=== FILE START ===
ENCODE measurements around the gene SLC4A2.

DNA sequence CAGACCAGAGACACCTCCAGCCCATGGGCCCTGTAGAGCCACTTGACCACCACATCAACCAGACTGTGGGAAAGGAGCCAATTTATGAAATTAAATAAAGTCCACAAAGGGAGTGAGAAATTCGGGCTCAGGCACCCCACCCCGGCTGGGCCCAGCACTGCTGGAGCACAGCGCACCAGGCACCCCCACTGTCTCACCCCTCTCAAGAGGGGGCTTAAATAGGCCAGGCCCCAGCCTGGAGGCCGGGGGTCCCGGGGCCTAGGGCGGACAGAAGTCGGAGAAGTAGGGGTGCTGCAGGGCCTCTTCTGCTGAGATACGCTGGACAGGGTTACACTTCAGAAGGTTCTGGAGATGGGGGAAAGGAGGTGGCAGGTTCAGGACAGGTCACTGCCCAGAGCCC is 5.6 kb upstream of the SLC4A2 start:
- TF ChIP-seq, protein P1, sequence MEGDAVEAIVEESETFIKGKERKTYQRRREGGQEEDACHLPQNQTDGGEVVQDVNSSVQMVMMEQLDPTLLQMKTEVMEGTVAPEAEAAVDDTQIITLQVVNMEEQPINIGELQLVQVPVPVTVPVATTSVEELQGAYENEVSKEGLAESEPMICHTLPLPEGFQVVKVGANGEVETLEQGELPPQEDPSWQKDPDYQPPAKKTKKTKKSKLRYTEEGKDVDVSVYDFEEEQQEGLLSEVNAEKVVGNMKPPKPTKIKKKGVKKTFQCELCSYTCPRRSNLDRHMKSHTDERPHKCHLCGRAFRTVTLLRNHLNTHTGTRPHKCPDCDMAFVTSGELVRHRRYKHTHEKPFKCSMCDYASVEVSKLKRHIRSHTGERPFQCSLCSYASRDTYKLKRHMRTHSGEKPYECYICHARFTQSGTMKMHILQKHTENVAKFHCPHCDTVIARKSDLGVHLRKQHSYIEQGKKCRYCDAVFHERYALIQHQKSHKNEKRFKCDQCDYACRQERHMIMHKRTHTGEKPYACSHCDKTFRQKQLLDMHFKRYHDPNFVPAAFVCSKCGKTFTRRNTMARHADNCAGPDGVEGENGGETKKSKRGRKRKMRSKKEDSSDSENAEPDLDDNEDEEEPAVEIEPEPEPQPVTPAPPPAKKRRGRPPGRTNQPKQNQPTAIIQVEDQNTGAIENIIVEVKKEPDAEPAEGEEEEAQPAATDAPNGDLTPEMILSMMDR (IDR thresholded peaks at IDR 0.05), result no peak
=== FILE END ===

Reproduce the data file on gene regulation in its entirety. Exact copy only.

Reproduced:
ENCODE measurements around the gene SLC4A2.

DNA sequence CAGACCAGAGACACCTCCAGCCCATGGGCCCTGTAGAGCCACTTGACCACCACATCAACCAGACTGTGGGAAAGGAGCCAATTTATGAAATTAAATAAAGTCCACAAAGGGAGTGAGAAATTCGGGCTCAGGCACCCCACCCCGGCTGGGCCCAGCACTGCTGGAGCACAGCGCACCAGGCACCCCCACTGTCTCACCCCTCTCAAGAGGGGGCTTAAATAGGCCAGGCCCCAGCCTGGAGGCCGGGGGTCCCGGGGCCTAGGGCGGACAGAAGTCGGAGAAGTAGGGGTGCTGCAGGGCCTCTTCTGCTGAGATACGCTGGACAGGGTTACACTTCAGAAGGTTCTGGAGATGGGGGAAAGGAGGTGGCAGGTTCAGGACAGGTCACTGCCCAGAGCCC is 5.6 kb upstream of the SLC4A2 start:
- TF ChIP-seq, protein P1, sequence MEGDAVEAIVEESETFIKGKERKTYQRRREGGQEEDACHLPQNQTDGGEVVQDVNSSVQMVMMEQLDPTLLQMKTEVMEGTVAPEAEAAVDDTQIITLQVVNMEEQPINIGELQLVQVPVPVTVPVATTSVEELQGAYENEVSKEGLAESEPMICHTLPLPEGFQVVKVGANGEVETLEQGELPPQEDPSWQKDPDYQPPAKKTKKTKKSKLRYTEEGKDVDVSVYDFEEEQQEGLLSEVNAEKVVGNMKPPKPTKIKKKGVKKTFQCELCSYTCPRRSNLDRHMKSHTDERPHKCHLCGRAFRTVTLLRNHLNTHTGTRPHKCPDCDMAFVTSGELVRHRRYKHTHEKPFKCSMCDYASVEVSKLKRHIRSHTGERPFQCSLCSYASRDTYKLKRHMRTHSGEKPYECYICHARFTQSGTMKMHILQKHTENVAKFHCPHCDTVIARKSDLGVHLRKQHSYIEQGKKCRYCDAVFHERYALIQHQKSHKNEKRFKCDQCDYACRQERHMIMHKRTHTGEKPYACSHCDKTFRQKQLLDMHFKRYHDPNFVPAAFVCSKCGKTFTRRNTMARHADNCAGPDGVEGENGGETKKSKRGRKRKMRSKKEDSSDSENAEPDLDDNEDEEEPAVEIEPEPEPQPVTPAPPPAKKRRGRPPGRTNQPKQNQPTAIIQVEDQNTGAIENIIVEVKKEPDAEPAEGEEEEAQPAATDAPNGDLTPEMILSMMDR (IDR thresholded peaks at IDR 0.05), result no peak